There are times in your life when you have to hear what I like to call "hard truths." These are usually things you don't want to hear - either about you, or your job, or your friends, or your life, or whatever. But they are truths that for whatever reason, need to be said. You need to hear them.
It's never easy to hear these hard truths. Often when you hear them, you react with anger or denial because who wants to believe something unpleasant? Rarely are hard truths pleasant to hear - if they were, they wouldn't be hard. It often takes a long time to absorb what you've heard. Sometimes your denial is so firm that you won't even accept that what you have heard is a truth. Denying it only hurts yourself, but we humans rarely want to hear - or believe - the bad stuff.
When I finally found out that my cancer was Stage IV - that was a hard truth. I didn't want to believe it. After all - as soon I noticed my bloating stomach, I went to the doctor. I had the tests run. Surely it had been found early? I didn't have the run around that so many ovarian cancer patients have - fighting to find a doctor that will take their symptoms, their feeling that something wasn't right seriously. Many of them spend months or years begging health professionals to figure out what is wrong. It's no surprise that after all that time they are diagnosed at Stage III or IV. That shouldn't have been my case, but it was.
After finding out what stage my cancer was, I did what most of us do these days - I googled it. The statistics were terrifying. At that point I had to accept another hard truth - I most likely would never be "cured" of ovarian cancer. I might get to remission some day, but I would spend the rest of my most likely shortened life fighting cancer. I should start viewing it as a chronic disease because I would never be free of it.
Ouch. That sucked. That's not what's supposed to happen with cancer these days, is it? No - you're supposed to be diagnosed, have surgery/chemo, and then go into remission. After 5 years of remission, you're supposed to be cured. That's what so many of us that that haven't been diagnosed think.
Uh - no. That's not how it works for a lot of cancers. Including mine. So I had to find a way to accept another hard truth. I didn't like it - the truth or having to find a way to accept it and absorb it and to change my way of thinking - but I did it. Because that is what we do as mature adults.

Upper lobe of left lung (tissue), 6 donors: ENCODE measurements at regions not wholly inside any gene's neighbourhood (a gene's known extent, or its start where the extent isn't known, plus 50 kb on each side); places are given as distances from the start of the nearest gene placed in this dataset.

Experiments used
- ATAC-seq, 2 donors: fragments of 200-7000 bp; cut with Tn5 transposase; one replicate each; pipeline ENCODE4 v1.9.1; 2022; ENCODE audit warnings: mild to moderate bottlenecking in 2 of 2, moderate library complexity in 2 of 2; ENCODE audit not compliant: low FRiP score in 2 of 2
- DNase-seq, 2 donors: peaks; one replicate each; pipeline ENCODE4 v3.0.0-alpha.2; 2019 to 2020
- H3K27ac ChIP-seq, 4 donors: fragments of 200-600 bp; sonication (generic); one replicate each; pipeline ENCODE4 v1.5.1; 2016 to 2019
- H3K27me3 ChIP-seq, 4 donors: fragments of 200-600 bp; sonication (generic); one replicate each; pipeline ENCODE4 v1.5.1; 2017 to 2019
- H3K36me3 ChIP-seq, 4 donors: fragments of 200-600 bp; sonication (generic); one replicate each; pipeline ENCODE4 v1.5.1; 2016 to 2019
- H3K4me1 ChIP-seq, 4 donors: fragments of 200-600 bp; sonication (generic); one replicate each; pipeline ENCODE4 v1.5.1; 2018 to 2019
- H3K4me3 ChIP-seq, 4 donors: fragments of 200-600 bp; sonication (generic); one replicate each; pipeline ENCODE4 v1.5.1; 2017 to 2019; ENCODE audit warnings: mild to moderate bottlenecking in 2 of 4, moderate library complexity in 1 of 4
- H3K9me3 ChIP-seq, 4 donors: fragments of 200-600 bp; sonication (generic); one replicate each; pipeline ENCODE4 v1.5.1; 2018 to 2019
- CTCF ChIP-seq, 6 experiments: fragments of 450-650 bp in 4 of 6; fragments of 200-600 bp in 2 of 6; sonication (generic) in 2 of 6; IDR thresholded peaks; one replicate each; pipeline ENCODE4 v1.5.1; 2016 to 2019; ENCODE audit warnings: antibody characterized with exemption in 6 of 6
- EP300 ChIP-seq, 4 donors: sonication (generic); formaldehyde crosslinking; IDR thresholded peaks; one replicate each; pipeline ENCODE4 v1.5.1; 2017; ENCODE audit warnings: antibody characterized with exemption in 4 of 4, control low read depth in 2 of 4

I've tried to find ways to learn and grow from every hard truth I come up against. While my health issues are the hard truths I've dealt with the most lately, I've also had to do it for hard truths at work, and with my family and friends. Sometimes it just takes a little pouting, and ranting before I take a deep breath and start to get down to the business of processing this new knowledge. I've tried to teach my boys the art of accepting hard truths - they're younger, so of course it's harder for them. But I think it's important we *all* learn to hear hard truths - and to learn from them. To not just immediately discount what we're hearing because we don't like it.
You can't tell hard truths out of meaness. It has to come from sincerity - otherwise it's just being petty or hurtful. You shouldn't say a hard truth unless you truly want to help that person.
(It also helps if you wait until they ask. Blurting out a hard truth out of nowhere isn't helpful, it's hurtful. And mean. Like Wil Wheaton says - don't be a dick.)
What about you? Have you had to hear a hard truth lately? How do you find ways to deal with those truths? Have you had to share a hard truth? Am I the only one who struggles with saying what has to be said?
I've had to tell people hard truths lately. It's as hard to tell hard
truths as it is to hear them. It's not fun to tell someone something
they don't want to hear, but sometimes that truth has to be said. I hope those people take the time to really think about what they've heard.
I hope they find a way to learn and grow from it. They might. Then
again, they might stay in denial and refuse to believe what I've shared
with them. Either way - I pray for them. I hope they all know that I
don't say hard truths out of malice.
I just want us all to do better. To be better. Is that so much to ask?